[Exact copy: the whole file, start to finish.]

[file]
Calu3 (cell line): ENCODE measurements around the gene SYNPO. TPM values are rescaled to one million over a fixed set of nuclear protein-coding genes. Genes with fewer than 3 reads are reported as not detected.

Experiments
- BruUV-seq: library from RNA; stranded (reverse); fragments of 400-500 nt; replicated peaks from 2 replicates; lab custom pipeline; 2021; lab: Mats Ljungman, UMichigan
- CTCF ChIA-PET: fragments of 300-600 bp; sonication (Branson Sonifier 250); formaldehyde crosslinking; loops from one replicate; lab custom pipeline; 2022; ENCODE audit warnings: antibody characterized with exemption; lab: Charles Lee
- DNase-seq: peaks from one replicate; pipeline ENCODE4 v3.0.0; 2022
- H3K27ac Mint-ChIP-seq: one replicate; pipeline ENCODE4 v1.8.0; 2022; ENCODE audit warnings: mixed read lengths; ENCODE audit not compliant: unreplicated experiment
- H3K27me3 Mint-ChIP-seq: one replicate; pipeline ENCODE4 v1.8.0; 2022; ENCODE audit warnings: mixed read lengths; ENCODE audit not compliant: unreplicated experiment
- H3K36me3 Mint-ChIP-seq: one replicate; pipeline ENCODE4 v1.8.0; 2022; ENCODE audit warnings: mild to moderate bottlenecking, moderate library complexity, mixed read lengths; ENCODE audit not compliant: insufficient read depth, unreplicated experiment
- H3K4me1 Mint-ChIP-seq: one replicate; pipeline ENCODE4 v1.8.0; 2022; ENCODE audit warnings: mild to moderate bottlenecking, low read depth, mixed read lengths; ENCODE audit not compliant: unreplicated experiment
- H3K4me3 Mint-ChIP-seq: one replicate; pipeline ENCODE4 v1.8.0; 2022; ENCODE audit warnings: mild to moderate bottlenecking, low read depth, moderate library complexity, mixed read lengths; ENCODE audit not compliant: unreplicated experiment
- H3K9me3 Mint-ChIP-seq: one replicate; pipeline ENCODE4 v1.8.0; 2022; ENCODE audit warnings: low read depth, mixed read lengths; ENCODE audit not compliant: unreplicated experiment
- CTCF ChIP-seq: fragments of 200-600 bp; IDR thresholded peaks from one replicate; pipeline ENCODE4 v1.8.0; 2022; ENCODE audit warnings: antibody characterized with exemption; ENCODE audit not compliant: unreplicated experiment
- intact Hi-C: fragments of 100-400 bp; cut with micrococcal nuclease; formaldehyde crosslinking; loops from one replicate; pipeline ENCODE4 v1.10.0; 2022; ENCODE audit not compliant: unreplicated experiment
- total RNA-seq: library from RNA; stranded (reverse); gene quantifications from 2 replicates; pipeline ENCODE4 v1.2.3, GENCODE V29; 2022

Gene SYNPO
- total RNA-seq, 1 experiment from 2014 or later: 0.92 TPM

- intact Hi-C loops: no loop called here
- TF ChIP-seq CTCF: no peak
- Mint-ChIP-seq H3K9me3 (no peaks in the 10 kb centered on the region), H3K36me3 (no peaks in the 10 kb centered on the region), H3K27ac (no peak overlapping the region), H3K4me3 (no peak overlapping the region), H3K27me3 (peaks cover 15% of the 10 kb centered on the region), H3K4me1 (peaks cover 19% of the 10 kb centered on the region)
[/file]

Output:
Calu3 (cell line): ENCODE measurements around the gene SYNPO. TPM values are rescaled to one million over a fixed set of nuclear protein-coding genes. Genes with fewer than 3 reads are reported as not detected.

Experiments
- BruUV-seq: library from RNA; stranded (reverse); fragments of 400-500 nt; replicated peaks from 2 replicates; lab custom pipeline; 2021; lab: Mats Ljungman, UMichigan
- CTCF ChIA-PET: fragments of 300-600 bp; sonication (Branson Sonifier 250); formaldehyde crosslinking; loops from one replicate; lab custom pipeline; 2022; ENCODE audit warnings: antibody characterized with exemption; lab: Charles Lee
- DNase-seq: peaks from one replicate; pipeline ENCODE4 v3.0.0; 2022
- H3K27ac Mint-ChIP-seq: one replicate; pipeline ENCODE4 v1.8.0; 2022; ENCODE audit warnings: mixed read lengths; ENCODE audit not compliant: unreplicated experiment
- H3K27me3 Mint-ChIP-seq: one replicate; pipeline ENCODE4 v1.8.0; 2022; ENCODE audit warnings: mixed read lengths; ENCODE audit not compliant: unreplicated experiment
- H3K36me3 Mint-ChIP-seq: one replicate; pipeline ENCODE4 v1.8.0; 2022; ENCODE audit warnings: mild to moderate bottlenecking, moderate library complexity, mixed read lengths; ENCODE audit not compliant: insufficient read depth, unreplicated experiment
- H3K4me1 Mint-ChIP-seq: one replicate; pipeline ENCODE4 v1.8.0; 2022; ENCODE audit warnings: mild to moderate bottlenecking, low read depth, mixed read lengths; ENCODE audit not compliant: unreplicated experiment
- H3K4me3 Mint-ChIP-seq: one replicate; pipeline ENCODE4 v1.8.0; 2022; ENCODE audit warnings: mild to moderate bottlenecking, low read depth, moderate library complexity, mixed read lengths; ENCODE audit not compliant: unreplicated experiment
- H3K9me3 Mint-ChIP-seq: one replicate; pipeline ENCODE4 v1.8.0; 2022; ENCODE audit warnings: low read depth, mixed read lengths; ENCODE audit not compliant: unreplicated experiment
- CTCF ChIP-seq: fragments of 200-600 bp; IDR thresholded peaks from one replicate; pipeline ENCODE4 v1.8.0; 2022; ENCODE audit warnings: antibody characterized with exemption; ENCODE audit not compliant: unreplicated experiment
- intact Hi-C: fragments of 100-400 bp; cut with micrococcal nuclease; formaldehyde crosslinking; loops from one replicate; pipeline ENCODE4 v1.10.0; 2022; ENCODE audit not compliant: unreplicated experiment
- total RNA-seq: library from RNA; stranded (reverse); gene quantifications from 2 replicates; pipeline ENCODE4 v1.2.3, GENCODE V29; 2022

Gene SYNPO
- total RNA-seq, 1 experiment from 2014 or later: 0.92 TPM

- intact Hi-C loops: no loop called here
- TF ChIP-seq CTCF: no peak
- Mint-ChIP-seq H3K9me3 (no peaks in the 10 kb centered on the region), H3K36me3 (no peaks in the 10 kb centered on the region), H3K27ac (no peak overlapping the region), H3K4me3 (no peak overlapping the region), H3K27me3 (peaks cover 15% of the 10 kb centered on the region), H3K4me1 (peaks cover 19% of the 10 kb centered on the region)